In two days the moon will be full, the sturgeon moon. We haven’t seen anything of the sky for nearly two weeks because of wildfire smoke. The whole province (and Alberta, too, I think) was hazy with it. On Wednesday we drove as far as Roberts Creek on errands and I don’t think I’ve ever seen or smelled more smoke in our part of the world. But this morning, no, yesterday morning (because it’s going on 3:00 a.m. as I sit at my desk, restless) we woke to clear air, a breeze, and when we swam, it was the lake I smelled, clean and cool. When I came downstairs half an hour ago, the stairs were bright with moonlight. Looking out the window at the top of the stairs, I saw Ursa Major stretched above the printshop and it made me wonder if the bears will come for the crabapples on one of these late August nights. And passing through the living room, I saw the moon in the southern sky briefly through a particular lens, one of the orbs on the hanging window that June Malaka made, and for a moment it was like the eerie sun we’ve been seeing first thing, dark orange in its haze of particulate. But beautiful now because it was red glass that was giving it its colour.
It is good to have clear air again. The last couple of days have been so hot and smokey and when I read this article in The Narwhal yesterday, I encountered the word “solastalgia” with a kind of deep familiarity, though it was the first time I ever read it. It was coined by Glenn Albrecht, an Australian philosopher, about 15 years ago, a portmanteau word containing “solace” and “nostalgia” and it means, more or less, the feelings of distress associated with environmental change close to home. A homesickness for what you’ve always known and loved as it changes or is adversely affected by climate change.
When I was a child, I remember my father taking me—or us? Were my brothers also with me?—to a quiet eddy of the Fraser River near Matsqui where a man had just brought in a sturgeon while fishing on the banks. Others were gathered there to witness the fish. Am I imagining it or did some of them poke it with their feet? There was reverence but also bravado, particularly on the part of the victor. The white sturgeon, Acipenser transmontanus, is a beautiful fish, with barbels on the snout, and they can live to be something like 150 years old. They have survived two ice-ages but their populations are under threat from the usual array of anthropogenic changes to their habitat such over-fishing, degradation of the fresh water and estuaries important to their life cycle. Certain populations (the Nechako for example) are considered “critically imperiled”. I read of a famous sturgeon near Lillooet called Pig Nose (named for an injury to his snout) who’s been caught repeatedly and released and this is always a big moment for the fisher who hooks him. Pig Nose is more than 10 feet long. Lots of photographs and some microchipping before he’s allowed to swim free. And this is considered somehow “conservation” — to participate in the “sport” of tormenting a huge fish, of fighting it with a rod and line, before letting it go. It’s an aspect of humanity I don’t understand.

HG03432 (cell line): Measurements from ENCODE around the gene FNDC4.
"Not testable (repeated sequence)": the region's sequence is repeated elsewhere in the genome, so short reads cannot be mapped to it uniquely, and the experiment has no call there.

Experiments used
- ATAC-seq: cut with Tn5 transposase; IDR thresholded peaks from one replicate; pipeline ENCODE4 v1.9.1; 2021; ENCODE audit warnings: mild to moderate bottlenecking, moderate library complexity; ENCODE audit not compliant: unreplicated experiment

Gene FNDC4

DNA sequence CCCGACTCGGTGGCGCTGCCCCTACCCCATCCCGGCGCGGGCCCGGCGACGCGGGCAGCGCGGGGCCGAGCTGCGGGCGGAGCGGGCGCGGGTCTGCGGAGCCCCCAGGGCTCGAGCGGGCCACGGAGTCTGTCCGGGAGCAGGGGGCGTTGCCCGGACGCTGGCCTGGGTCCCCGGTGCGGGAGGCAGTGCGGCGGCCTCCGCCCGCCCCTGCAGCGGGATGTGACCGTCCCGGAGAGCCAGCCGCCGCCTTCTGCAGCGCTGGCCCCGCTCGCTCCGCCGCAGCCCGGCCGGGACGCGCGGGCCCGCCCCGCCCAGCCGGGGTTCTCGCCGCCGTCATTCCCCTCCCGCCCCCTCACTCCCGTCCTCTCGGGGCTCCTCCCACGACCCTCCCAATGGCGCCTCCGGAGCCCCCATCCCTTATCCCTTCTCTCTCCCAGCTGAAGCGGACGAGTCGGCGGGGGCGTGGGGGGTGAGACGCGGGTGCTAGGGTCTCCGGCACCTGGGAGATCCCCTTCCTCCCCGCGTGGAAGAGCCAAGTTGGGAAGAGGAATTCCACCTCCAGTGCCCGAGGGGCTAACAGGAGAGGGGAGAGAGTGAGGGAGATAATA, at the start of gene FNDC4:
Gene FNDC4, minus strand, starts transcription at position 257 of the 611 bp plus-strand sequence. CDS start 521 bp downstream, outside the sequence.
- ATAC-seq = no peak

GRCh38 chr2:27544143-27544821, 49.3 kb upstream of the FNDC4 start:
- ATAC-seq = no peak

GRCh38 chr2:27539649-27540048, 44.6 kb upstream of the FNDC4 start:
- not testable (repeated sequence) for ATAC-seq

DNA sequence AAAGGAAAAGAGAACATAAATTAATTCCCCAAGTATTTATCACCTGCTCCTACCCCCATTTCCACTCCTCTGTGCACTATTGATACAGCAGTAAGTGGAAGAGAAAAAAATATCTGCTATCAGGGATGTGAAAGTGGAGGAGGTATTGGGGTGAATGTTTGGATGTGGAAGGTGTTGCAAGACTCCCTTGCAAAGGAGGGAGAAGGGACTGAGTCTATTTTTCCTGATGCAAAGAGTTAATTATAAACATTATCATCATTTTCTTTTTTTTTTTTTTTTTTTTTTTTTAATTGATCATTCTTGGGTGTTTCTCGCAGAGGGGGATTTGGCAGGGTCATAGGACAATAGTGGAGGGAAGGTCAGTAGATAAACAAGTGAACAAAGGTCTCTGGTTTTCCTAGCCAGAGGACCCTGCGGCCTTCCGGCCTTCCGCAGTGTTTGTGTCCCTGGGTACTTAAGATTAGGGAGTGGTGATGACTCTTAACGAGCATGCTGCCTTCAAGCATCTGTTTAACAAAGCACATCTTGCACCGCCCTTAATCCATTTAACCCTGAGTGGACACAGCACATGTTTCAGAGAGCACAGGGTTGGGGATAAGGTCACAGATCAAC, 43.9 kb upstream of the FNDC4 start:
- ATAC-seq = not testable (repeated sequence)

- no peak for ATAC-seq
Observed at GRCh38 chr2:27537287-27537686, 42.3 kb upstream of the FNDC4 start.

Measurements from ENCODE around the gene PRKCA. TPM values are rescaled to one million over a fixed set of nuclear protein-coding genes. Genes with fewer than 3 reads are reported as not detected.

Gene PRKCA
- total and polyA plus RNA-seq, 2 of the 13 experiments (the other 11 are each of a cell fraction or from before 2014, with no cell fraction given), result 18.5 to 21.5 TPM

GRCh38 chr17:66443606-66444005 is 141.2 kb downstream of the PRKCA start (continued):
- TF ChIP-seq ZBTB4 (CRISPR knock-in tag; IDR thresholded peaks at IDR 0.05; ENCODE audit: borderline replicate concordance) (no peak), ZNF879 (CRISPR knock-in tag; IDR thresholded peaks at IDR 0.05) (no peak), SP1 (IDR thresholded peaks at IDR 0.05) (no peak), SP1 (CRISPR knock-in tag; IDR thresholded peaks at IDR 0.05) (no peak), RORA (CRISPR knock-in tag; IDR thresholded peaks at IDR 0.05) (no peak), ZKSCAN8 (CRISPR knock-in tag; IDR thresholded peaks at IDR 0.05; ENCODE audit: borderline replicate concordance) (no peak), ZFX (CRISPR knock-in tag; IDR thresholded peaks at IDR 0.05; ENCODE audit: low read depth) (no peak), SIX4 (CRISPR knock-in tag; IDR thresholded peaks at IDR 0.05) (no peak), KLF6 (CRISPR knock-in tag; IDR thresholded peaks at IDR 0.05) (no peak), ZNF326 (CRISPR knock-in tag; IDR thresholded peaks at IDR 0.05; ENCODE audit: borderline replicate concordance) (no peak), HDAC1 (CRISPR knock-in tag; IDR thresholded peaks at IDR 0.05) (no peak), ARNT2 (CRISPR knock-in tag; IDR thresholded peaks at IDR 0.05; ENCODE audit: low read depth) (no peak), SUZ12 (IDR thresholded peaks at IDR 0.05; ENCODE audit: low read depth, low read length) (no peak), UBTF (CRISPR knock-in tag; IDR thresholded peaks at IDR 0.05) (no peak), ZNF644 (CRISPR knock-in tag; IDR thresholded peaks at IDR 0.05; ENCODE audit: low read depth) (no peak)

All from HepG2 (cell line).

So in two days, the sturgeon moon. More swims in the cool morning. The fires still rage. There’s no real rain in the forecast. This time next week I’ll be in Ottawa, holding my new grandson (finally) and reading to his brother. My solastalgia is for the whole planet and all its inhabitants, those in far cities and those in rivers. Those haunting the moonlit woods, hungry for apples, and that little girl on the banks of the Fraser, with her father, still in his 30s, never imagining she would never see one of those fish again in her life.